Shearing is used to cut metal sheets into smaller pieces or to trim edges. It is widely used in the manufacturing, construction, and automotive industries. Steel, aluminum, and stainless steel, along with most other metals can be sheared. The thickness of the metal and the capability of the shearing machine are the limiting factors as to what can be sheared.

Shearing is a rapid process, produces minimal waste, and is cost-effective at high volumes, but can cause edge deformation and burrs, especially in thicker materials. Shearing only cuts along a straight line, and must be combined with other processes to produce complex shapes.

8. Punching

Punching is the process of removing material from sheet metal to create holes, slots, or specific shapes. Sheet metal is placed between a punch and a die. The die supports the sheet metal, while the punch is forced through the sheet metal into the die to create the hole or shape.

Punching is also used for creating enclosures, brackets, and panels. Most metals can be used for punching, with the thickness of the sheet and the capabilities of the punching machine being the limiting factor.

Punching is an automated, rapid process. It has good repeatability and is a highly efficient process, especially for high-volume production. On the other hand, tooling costs can be high, especially for custom shapes. Some post-processing may also be required, especially for intricate designs.

What Are the Materials Suitable for Sheet Metal Forming?

Sheet metal forming can be applied to a wide variety of metals, depending on the application and specific properties required from the sheet metal part. Some common metals used in sheet metal forming are:

  1. Stainless Steel: Widely used in the medical and food industries. It has high strength, corrosion resistance, and good formability.
  2. Aluminum: A number of properties make it ideal for sheet metal forming, including good malleability, corrosion resistance, thermal and electrical conductivity, and an excellent strength-to-weight ratio. It is used in applications such as: household and industrial appliances, components for the aerospace industry, and in power lines.
  3. Hot-Rolled Steel: Relatively easy and cheap to produce. It is commonly used whenever price is more important than precision, such as structural components in the construction industry, automotive chassis components, and railroad tracks.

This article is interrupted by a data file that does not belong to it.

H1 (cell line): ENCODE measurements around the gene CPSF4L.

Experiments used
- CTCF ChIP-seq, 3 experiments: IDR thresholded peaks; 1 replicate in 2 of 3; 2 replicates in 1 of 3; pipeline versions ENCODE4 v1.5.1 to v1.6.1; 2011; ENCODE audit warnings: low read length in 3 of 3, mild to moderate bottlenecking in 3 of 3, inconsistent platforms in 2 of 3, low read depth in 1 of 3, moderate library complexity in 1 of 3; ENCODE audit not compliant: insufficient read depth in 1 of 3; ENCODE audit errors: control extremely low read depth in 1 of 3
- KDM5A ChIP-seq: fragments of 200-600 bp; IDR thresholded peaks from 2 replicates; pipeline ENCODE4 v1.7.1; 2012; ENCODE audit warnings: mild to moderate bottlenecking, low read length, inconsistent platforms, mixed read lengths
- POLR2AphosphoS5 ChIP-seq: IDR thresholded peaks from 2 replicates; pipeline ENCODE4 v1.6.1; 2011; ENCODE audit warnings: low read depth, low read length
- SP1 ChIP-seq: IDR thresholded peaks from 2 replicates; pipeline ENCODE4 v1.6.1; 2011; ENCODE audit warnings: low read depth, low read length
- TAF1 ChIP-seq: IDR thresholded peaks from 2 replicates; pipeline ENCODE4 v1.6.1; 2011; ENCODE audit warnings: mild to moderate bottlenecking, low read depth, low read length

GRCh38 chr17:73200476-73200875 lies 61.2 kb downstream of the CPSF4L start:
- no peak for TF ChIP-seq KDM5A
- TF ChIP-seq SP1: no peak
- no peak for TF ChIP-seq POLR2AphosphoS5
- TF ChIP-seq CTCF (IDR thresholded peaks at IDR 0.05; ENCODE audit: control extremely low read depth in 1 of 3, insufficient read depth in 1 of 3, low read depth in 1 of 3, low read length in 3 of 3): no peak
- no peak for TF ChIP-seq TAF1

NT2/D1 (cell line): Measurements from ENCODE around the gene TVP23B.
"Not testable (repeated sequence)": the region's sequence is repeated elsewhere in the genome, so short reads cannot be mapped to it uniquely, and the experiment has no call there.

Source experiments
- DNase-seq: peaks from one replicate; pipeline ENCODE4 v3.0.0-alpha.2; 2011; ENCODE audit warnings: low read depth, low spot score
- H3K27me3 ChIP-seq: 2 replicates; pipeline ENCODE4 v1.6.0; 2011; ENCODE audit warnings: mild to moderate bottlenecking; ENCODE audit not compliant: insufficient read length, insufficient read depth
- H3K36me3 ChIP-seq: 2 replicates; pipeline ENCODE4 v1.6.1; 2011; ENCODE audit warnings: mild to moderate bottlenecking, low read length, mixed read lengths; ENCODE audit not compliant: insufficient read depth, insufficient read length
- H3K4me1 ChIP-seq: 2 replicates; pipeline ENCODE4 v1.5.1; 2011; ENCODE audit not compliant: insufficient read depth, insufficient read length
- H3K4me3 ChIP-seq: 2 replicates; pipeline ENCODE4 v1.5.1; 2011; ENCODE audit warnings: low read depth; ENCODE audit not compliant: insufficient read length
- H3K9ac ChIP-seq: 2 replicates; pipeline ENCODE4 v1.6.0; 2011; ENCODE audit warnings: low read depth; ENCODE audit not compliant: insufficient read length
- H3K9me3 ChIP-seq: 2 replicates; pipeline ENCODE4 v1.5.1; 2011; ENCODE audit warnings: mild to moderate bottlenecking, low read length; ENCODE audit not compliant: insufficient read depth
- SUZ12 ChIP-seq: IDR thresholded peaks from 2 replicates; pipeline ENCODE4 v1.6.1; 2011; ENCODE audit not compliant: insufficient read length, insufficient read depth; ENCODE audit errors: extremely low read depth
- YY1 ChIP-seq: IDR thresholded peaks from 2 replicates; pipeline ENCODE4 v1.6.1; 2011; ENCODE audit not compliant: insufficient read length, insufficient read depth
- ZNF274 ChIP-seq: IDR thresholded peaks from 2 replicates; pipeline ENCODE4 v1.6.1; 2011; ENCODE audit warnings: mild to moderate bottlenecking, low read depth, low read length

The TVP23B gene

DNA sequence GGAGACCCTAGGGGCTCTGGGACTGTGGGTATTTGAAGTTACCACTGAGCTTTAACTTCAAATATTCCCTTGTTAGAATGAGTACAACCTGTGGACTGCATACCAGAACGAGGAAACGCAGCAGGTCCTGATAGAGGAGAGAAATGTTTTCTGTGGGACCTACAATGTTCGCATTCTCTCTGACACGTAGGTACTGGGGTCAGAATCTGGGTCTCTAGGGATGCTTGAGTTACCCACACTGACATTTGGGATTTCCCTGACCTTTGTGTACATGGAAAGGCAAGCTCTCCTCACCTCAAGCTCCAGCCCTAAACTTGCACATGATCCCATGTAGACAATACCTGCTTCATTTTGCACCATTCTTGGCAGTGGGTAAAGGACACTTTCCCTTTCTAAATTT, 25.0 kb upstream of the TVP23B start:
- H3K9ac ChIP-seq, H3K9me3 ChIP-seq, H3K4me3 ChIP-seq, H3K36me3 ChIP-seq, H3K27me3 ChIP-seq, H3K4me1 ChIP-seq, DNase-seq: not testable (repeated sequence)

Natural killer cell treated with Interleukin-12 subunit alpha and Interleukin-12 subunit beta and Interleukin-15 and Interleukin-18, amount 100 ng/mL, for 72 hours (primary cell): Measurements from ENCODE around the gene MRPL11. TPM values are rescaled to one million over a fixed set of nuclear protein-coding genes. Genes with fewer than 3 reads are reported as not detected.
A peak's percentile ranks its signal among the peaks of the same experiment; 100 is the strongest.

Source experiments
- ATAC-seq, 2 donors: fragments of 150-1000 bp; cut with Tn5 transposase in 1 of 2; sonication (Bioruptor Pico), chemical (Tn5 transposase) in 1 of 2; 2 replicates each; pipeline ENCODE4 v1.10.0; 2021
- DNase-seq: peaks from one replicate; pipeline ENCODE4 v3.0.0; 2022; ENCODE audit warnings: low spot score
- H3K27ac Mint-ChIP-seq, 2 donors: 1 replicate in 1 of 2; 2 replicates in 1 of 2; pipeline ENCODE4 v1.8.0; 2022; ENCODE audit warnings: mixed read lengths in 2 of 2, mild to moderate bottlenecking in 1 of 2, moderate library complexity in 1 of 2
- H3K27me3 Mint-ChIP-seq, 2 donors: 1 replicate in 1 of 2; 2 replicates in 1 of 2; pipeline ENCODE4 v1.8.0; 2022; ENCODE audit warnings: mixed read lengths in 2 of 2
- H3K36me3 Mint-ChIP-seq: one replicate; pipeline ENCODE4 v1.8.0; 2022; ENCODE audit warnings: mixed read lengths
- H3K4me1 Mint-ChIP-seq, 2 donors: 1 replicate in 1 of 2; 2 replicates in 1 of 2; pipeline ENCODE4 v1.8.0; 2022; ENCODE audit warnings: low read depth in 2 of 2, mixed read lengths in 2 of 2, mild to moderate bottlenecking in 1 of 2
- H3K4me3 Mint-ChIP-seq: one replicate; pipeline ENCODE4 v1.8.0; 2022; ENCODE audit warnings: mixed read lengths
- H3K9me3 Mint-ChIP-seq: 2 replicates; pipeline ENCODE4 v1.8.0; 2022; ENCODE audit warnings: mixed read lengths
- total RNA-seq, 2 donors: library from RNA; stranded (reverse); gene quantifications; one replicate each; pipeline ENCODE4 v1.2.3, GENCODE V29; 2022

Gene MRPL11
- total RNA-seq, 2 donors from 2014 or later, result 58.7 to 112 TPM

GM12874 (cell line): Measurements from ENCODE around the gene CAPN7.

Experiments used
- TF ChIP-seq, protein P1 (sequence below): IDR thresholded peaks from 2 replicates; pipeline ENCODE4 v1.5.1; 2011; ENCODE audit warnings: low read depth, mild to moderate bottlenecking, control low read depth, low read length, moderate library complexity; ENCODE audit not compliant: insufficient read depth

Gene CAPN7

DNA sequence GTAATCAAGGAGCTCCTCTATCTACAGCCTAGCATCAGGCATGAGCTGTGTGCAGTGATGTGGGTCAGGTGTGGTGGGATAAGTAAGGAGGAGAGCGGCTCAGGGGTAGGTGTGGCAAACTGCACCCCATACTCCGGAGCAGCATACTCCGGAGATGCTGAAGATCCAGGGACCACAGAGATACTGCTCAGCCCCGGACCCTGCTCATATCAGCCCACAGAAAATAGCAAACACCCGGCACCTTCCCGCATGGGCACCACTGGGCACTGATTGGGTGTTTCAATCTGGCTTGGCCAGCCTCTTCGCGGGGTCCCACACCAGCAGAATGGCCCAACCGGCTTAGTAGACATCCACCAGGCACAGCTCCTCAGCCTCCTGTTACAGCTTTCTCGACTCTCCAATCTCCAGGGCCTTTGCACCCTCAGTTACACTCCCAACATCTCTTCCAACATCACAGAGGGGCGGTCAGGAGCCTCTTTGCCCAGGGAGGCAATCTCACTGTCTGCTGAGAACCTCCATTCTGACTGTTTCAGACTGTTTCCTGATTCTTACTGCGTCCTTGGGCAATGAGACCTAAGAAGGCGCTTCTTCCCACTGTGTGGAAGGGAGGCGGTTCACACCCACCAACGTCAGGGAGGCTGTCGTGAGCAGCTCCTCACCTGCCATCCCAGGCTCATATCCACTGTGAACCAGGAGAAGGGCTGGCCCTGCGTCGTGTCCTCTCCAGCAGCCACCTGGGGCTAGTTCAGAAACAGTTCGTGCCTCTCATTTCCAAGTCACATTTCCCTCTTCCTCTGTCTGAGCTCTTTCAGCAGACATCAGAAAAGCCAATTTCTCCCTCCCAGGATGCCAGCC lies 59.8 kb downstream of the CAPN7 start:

4. Cold-rolled steel: Goes through more manufacturing steps than hot-rolled steel, which increases its tensile strength. It is usually used in home appliances, structural components, and the aerospace industry.
  5. Galvanized Steel: Durable metal with good corrosion resistance. It is commonly used in roof structure applications, air conditioning, and refrigeration.
  6. Copper: Very malleable, which makes it a good option for sheet metal forming. It has good electrical and thermal conductivity and is usually used for electrical applications.

Can Galvanized Steel Be Used in Sheet Metal Forming?

Yes, galvanized steel can be used in sheet metal forming. It is commonly selected for its high durability and corrosion resistance, as well as its relatively low cost of production. Some common applications of galvanized steel parts include: roofing applications, air conditioning, refrigeration, and industrial machinery.

Is Tool Steel Suitable for Sheet Metal Forming?

No, tool steel is simply not suitable for sheet metal forming. Tool steel is extremely hard and brittle, and it would break if subjected to the common metal-forming processes. Sheet metal forming relies on the ductility and malleability of metal sheets to form them into metal parts. Tool steels are generally hard with low ductility and malleability. This makes them less than ideal for sheet metal forming.

How Useful Is Sheet Metal Forming?

Sheet metal fabrication is extremely useful for a wide range of applications, as evidenced by how commonly the manufacturing process is used. Sheet metal forming is a relatively low-cost, extremely versatile process that can produce an almost limitless variety of parts.

Products made by sheet metal forming can be seen all around, in everything from beverage cans, household appliances, and metal furniture, to HVAC systems, structural components, and components for the aerospace industry.

Which Industries Typically Used Sheet Metal Forming?

Sheet metal forming is used in an incredibly wide range of industries, thanks to its versatility, relatively low cost, and the durability of the produced parts. Some industries that commonly use sheet metal forming are: